By Jim Trotman | Outer Banks Voice on December 1, 2016
The Invaders were at the gates. So we caught them and ate them. And they were delicious.
It seems like a regular thing that we seafood consumers are being told to avoid a certain species because it’s becoming endangered. If we are good-hearted people, we obey. Which is why we’ve been sorely missing Chilean sea bass.
So it came as a bit of a surprise to be told that if we want to do right by our local ecosystem, we really need to get out there and eat a particular species, blue catfish in this instance, and do so in a hurry.
We recently joined about 30 other interested folks for the “Fish & Flights: Fighting Invasive Blue Catfish with Forks and Knives,” an educational outreach dinner held at Basnight’s Lone Cedar Café. The North Carolina Coastal Federation held the dinner was to raise awareness of the drastic impact this invasive species is having in North Carolina Coastal waters.
The blue catfish is highly adaptable, eats darn near anything and grows to astounding proportions. It is native to the Mississippi Delta and has been introduced to other waterways as a means to help struggling fisheries.
Virginia and South Carolina were participants in such a scheme, but fish are lousy at observing state lines and they migrated southward, enjoying and now threatening the abundant and varied sea life here in North Carolina.
The main problem is, they are so good at what they do, eating and breeding and growing, they have few natural predators. In fact, I have met Blue Cat predators and they are us. And so, the promotion of humans to consume blue catfish with gusto and expand the commercial markets for them seems to be a wise tactic.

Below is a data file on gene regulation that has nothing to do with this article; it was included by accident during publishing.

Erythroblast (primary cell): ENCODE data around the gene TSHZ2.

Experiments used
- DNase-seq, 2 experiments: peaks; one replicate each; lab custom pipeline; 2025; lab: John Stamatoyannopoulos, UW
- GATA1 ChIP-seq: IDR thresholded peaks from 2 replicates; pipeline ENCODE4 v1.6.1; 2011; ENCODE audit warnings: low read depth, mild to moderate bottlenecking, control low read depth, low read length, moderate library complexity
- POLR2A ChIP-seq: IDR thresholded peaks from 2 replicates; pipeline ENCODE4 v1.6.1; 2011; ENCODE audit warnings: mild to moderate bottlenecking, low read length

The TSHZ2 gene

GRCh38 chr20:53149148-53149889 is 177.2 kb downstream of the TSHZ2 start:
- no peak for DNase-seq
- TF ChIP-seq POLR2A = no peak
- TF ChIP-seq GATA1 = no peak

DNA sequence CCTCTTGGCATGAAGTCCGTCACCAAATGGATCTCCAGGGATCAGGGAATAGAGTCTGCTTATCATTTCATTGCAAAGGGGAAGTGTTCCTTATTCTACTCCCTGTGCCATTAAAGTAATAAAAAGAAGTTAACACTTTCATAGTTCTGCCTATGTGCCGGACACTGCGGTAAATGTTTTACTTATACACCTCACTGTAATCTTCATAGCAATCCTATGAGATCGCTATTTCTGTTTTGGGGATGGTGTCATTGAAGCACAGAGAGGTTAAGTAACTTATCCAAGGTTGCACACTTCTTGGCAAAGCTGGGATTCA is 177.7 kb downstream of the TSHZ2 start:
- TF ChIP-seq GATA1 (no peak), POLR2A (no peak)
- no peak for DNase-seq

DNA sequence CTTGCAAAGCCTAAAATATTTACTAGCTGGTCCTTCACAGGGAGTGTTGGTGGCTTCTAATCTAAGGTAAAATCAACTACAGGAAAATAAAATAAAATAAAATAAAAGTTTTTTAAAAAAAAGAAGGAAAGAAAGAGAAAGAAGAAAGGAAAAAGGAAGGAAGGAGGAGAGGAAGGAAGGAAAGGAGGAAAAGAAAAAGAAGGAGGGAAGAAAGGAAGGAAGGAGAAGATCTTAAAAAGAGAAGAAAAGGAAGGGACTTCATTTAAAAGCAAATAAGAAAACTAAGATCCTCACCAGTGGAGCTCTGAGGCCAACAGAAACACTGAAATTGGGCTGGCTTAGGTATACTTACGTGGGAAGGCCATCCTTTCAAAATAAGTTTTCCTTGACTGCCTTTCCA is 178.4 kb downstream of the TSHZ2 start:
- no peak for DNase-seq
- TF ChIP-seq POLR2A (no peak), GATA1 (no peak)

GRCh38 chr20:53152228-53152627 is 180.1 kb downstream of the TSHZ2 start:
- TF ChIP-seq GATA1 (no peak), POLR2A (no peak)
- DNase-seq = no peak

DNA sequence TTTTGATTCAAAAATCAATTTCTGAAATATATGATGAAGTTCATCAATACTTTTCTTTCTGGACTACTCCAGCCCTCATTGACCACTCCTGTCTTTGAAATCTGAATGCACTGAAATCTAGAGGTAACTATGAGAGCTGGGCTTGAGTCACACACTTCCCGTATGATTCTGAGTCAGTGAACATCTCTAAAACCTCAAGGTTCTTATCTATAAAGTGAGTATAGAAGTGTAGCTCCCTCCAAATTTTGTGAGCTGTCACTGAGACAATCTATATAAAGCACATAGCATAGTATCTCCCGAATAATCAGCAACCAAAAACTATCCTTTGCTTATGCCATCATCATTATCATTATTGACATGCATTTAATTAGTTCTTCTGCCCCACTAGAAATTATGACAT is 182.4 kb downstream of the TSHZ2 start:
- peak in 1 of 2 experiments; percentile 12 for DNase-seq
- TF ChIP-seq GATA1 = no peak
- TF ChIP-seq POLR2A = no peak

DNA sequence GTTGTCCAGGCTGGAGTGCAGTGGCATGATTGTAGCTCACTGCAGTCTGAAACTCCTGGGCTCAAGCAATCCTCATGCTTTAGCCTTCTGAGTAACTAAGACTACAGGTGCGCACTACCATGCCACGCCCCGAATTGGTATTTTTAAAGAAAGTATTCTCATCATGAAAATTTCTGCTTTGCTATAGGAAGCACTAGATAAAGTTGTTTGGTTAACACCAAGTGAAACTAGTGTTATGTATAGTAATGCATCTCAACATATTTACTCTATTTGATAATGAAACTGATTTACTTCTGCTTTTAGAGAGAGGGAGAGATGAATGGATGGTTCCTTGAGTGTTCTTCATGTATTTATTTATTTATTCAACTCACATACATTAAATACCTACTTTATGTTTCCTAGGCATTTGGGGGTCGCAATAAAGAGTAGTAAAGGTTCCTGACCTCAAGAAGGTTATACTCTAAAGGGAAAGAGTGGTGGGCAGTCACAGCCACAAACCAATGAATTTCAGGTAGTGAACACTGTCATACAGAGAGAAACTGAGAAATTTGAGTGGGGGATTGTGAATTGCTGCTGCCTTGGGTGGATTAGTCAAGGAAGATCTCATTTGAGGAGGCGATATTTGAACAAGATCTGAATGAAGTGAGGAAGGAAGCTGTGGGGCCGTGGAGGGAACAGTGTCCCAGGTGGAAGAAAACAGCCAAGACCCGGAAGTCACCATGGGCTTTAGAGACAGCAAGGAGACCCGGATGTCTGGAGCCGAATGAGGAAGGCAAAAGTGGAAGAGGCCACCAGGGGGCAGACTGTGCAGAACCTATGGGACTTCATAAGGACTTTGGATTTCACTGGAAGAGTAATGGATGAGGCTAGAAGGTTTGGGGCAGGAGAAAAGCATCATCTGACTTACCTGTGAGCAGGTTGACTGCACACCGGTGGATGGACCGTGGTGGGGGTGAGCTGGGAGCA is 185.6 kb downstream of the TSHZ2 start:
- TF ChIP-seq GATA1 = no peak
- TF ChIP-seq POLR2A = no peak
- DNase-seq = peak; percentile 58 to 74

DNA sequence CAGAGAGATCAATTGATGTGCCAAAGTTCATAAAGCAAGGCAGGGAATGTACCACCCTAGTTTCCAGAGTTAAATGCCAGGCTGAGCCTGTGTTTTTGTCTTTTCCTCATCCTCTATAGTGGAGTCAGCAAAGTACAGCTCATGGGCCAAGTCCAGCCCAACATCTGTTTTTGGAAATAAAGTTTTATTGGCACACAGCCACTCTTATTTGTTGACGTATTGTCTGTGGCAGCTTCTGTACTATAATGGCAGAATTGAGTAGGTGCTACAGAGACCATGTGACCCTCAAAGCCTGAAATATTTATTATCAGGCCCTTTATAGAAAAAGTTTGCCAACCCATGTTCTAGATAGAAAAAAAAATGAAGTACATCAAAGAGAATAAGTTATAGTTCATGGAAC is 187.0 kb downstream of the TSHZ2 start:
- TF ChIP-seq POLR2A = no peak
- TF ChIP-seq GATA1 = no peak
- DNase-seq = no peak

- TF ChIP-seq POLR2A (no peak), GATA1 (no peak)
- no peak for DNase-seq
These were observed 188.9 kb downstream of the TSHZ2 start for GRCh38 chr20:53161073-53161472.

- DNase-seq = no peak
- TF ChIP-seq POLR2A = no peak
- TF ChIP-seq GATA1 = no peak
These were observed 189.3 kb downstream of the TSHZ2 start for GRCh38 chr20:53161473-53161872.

We were brought this information between courses of small plates by Thomas Hennessey, an undergraduate intern at UNC-Chapel Hill who gave an overview of his research with a PowerPoint presentation. Hennessey and Sara E. Mirabilio, fisheries specialist with the North Carolina Sea Grant Extension Program answered a bevy of questions at the conclusion of the meal.
The courses were touted as tapas, yet the servings were ample enough that all three added up to a quite satisfying meal. Using virtually all locally sourced ingredients, Chef Bud Gruninger proved there was more than one way to cook a Cat. For those who chose to imbibe, a flight of beers was paired to the dishes.
A few months ago we took part in the cape shark (spiny dogfish) tasting series project carried out by Sea Grant and the North Carolina Coastal Studies Institute, the goal being to gather data that would help broaden a local market for this now sustainable fish.
Having grown up on catfish, this latest tasting was less of challenge. We were eager to do our part. And who can say no to catfish and beer?
Not long after seating, the first of the beers appeared. This Foothills “Torch” Pilsner was crisp and refreshing. Then the first plate arrived, Pan Blackened Blue Catfish, flash fried at high temperature, much in the style of Chef Paul Prudhomme, who perfected and popularized the technique at K Paul’s in New Orleans.
Sides of collards and a sweet potato puree helped tame the heat.
For the second course, Duck Rabbit Amber Ale was matched with Oma Pearl’s Fried Blue Catfish with pecans in the coating.
Sweet potato fries and Cole slaw joined the plate and a bit of marmalade was included for dipping.
Another Foothills beer, this one the “Hoppyum” IPA preceded the entrance of the final course,
Beer Battered Fried Catfish Taco. This was dressed with Pico De Gallo, a zippy Chipotle slaw and a Lime Sour Cream Drizzle adding a tart counter note to the savory catfish filet.
If we were alone, we would have attempted to eat this in the traditional style, but it’s girth had us resorting to knife and fork.
With each plate, the fish was the star, the flesh tender and flaky and able to stand up to the various treatments.
This is a fish that is plentiful, good tasting and good for you.
So troops, here are your orders. Get out there and eat some blue cats. It is your duty. And they are tasty.